iRiver T10

I bought a new MP3 player a few days ago. Its one of those Windows Media Player “Plays for sure” devices which uses Microsoft’s media transfer protocol. On Linux there is libmtp but I would much rather have a USB mass storage devices that I can copy files to and from on any computer. Luckily the iRiver lets you change to UMS (USB mass storage) through a firmware upgrade. Of course the firmware updater program requires a Windows XP machine with WMP 10 installed. Once the firmware update is complete, its back to Linux.

The main reason I bought this player is because it has long (45 hour) battery life and Ogg support. I wonder why iRiver makes the default firmware require WMP 10 when that terrible program doesn’t even support Ogg? I mean if someone was really going to make use of the Ogg support, they won’t be the kind of person who uses WMP.

One problem I had with the player — and all other UMS players is that you — can put files in folders, but within each folder the songs are not listed alphabetically. Instead they are listed in the order you copied them to the player (presumably is just grabs the lowest disk address first). This is a problem because now all my albums play in the wrong order, unless I meticulously add them in the correct order.

As a UMS, this iRiver T10 does not support any regular playlist formats. I’m pretty sure on Windows using MTP you can add playlists, but on Linux using UMS you’re kinda stuck. No m3u or pls or any other kind of XML. However it does have this “QuickList” feature which lets you hold down a button and add the currently playing song to a playlist, like the iPod’s “On-The-Go” playlist.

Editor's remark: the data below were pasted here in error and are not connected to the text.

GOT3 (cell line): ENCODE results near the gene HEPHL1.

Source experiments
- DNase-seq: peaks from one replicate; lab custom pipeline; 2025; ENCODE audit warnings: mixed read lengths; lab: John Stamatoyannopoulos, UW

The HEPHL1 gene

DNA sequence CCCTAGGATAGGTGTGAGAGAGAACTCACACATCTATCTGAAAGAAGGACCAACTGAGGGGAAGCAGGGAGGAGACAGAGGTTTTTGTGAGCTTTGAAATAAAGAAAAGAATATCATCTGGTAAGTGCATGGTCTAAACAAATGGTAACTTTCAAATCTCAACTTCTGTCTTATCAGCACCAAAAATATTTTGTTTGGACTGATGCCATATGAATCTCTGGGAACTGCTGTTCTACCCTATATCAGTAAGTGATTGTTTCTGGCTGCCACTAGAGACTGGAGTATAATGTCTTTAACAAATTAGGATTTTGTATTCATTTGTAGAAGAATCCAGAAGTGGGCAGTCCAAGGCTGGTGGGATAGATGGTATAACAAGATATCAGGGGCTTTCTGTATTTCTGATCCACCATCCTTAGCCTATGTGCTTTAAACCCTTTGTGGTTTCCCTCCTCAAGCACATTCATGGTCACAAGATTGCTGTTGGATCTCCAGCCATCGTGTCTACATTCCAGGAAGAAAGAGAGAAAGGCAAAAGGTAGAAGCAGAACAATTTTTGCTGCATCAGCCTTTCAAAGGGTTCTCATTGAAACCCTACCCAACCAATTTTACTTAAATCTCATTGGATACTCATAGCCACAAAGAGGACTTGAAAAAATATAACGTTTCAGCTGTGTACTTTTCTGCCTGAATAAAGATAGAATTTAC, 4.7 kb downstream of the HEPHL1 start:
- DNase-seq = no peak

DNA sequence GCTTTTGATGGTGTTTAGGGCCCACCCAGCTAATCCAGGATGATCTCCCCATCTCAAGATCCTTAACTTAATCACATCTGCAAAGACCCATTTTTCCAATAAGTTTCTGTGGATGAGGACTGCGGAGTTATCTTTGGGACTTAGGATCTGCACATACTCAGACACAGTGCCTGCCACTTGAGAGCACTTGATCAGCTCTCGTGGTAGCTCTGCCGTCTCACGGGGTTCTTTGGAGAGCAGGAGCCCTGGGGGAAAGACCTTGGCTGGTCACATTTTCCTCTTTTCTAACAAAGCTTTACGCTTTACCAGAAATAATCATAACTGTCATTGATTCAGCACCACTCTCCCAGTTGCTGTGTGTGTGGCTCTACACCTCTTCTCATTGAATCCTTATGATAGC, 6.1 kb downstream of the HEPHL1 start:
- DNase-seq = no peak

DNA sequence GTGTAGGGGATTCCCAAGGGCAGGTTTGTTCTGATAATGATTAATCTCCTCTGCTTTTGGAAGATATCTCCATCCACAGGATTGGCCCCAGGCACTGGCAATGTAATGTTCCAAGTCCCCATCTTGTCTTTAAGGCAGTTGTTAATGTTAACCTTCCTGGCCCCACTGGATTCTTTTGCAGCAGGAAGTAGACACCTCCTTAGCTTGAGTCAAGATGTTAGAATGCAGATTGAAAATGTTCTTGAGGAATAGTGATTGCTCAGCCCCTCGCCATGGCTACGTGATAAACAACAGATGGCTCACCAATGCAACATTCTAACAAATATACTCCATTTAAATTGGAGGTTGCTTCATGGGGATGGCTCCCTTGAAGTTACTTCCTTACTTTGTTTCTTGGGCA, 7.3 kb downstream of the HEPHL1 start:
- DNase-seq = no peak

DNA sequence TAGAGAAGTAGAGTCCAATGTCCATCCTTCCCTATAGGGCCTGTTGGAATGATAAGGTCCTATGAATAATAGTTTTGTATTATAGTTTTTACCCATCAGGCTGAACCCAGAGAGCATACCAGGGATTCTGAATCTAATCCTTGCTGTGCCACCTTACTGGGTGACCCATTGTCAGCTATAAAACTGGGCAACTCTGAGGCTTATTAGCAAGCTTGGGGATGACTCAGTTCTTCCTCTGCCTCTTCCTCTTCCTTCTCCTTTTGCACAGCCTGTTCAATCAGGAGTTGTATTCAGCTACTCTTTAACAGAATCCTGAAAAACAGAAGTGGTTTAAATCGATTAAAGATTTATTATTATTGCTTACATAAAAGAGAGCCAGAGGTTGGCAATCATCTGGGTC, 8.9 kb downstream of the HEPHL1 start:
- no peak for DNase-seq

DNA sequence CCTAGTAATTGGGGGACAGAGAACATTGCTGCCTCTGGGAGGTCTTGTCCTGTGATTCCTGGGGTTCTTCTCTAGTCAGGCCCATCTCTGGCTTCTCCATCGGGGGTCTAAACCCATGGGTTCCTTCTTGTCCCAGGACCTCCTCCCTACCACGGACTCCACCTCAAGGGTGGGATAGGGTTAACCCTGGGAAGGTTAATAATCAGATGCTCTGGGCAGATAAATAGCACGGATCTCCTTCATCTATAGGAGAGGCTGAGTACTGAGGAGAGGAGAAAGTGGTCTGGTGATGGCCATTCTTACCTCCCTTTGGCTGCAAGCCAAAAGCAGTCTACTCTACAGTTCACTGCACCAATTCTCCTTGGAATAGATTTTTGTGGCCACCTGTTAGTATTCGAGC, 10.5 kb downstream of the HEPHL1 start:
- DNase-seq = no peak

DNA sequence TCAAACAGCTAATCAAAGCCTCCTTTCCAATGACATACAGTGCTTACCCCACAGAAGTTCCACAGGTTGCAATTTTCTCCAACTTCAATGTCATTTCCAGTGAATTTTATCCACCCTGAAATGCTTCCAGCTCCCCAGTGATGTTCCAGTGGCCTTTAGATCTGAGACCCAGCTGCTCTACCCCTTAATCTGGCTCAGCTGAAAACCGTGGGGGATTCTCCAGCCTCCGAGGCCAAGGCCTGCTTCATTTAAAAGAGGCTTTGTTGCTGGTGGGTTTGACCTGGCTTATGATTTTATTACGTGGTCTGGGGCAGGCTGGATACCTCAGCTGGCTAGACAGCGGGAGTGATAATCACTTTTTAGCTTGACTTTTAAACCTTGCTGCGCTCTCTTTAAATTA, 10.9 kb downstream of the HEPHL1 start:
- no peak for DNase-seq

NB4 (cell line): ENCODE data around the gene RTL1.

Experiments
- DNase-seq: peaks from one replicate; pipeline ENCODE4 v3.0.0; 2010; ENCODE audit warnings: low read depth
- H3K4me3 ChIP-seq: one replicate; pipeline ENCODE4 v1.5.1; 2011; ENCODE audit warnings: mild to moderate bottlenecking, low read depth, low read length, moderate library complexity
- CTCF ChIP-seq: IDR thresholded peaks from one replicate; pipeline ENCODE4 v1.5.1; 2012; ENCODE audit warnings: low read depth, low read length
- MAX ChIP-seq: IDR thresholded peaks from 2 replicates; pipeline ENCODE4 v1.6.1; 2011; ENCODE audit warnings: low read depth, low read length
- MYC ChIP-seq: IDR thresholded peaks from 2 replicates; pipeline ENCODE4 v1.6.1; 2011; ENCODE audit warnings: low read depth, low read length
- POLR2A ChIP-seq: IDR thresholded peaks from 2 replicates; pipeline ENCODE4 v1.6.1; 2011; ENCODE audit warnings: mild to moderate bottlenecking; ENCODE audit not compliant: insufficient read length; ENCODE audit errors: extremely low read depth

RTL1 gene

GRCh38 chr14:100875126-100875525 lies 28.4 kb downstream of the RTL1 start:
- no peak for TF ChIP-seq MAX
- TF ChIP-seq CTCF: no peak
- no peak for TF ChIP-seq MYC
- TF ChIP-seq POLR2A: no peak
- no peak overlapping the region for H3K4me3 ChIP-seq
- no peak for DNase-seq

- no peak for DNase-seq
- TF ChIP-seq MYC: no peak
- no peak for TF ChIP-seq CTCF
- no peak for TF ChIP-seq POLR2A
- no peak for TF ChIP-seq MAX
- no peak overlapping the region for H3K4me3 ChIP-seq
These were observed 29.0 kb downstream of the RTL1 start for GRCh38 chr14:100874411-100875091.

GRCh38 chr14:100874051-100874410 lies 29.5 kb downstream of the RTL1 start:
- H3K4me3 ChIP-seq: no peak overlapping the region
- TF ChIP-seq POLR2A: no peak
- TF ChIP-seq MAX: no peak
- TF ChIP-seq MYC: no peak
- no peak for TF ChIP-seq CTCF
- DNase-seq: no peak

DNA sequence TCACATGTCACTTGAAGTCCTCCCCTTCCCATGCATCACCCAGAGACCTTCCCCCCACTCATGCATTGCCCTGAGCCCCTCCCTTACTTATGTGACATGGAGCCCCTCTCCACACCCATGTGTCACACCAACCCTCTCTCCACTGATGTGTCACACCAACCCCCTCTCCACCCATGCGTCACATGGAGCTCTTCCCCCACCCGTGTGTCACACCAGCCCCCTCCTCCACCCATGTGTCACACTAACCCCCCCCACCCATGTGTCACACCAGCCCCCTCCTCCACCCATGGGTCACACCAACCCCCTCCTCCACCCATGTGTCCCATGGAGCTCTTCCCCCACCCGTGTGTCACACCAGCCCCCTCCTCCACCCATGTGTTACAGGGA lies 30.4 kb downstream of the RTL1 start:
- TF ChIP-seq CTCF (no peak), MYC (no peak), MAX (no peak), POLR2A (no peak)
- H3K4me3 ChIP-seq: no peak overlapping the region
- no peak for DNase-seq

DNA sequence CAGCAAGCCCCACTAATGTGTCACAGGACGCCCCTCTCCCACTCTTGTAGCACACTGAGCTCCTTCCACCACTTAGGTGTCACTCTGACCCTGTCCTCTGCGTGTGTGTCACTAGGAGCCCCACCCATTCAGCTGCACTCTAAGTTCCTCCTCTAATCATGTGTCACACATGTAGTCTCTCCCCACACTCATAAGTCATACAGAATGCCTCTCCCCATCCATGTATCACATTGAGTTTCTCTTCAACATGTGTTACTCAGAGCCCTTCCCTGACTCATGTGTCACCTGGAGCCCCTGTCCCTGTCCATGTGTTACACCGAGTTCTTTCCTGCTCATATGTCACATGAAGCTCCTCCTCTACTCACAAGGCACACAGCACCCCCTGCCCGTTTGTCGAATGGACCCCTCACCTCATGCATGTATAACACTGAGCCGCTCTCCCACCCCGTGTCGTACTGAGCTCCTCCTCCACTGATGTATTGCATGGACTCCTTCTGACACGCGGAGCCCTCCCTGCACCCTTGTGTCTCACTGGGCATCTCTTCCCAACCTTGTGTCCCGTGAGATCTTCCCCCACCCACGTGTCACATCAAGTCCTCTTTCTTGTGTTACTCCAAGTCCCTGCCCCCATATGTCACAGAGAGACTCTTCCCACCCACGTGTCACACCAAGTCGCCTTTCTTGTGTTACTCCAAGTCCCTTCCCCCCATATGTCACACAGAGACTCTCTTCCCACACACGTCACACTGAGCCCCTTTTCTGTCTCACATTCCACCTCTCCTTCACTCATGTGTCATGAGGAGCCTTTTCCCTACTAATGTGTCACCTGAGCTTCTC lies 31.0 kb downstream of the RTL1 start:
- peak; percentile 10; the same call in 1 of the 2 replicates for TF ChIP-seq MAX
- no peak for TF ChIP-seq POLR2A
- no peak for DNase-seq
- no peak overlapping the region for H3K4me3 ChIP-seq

So after making one of these I got the idea that I could make playlists and put all my songs in the correct order. But that would mean using the T10 interface then stopping, plugging in and transferring the playlist data somewhere else on the drive so I could create another one. Instead I just opened the playlist up in my trusty hex editor and reverse engineered it.

Luckily the iRiver playlists (*.pla) are not difficult to understand. They have a 512 byte header, followed by the paths for each song relative to the root of the drive. Each path takes up 512 bytes (the ascii data followed by null characters). For some reason every second byte throughout the whole file is 0×00. Is this UTF-16 and I am just using non-complex characters?

Anyway, I put it all in a python script. To make a playlist of the entire folder in alphabetical order just do:

ls | ./ MyPlaylist.pla

You should run this on the iRiver disk so all the paths are correct and correspond to the root of the disk.

  1. says:

    Hi, just a thank you for providing this script which I have used to produce playlist files for my iriver s10 which uses the same format. I have made a few tweaks to the script to get the list displayed properly. My version can be found at

  2. mario says:

    Hi, i have written a new Playlistgenerator from scratch which does automatic parsing of Musicdirs and automatically create the needed playlists. It can be found here:

  3. Anonymous says:

    but it doesn’t work with special characters (like spanish accents)

    \Music\cantautor\silvio\Esto no es una elegĂ­a.mp3
    Traceback (most recent call last):
    File “”, line 122, in ?
    File “”, line 115, in main
    File “”, line 55, in addSong
    song = struct.pack(‘>H510s’,len(path)+2,name.encode(‘utf-16-be’))
    UnicodeDecodeError: ‘ascii’ codec can’t decode byte 0xc3 in position 43: ordinal not in range(128)

  4. Mario says:

    Fixed (more or less)

    it now works with most special characters. Tell me, if more problems exist. I will try to fix them.

  5. Mario says:

    Fixed (more or less)

    Should work with most special characters now. Blame iriver for their strange mix of UTF8/UTF-16. Tell me, if more problems exist. I will try to fix them.

  6. Andre says:

    Thank you. It saves me!

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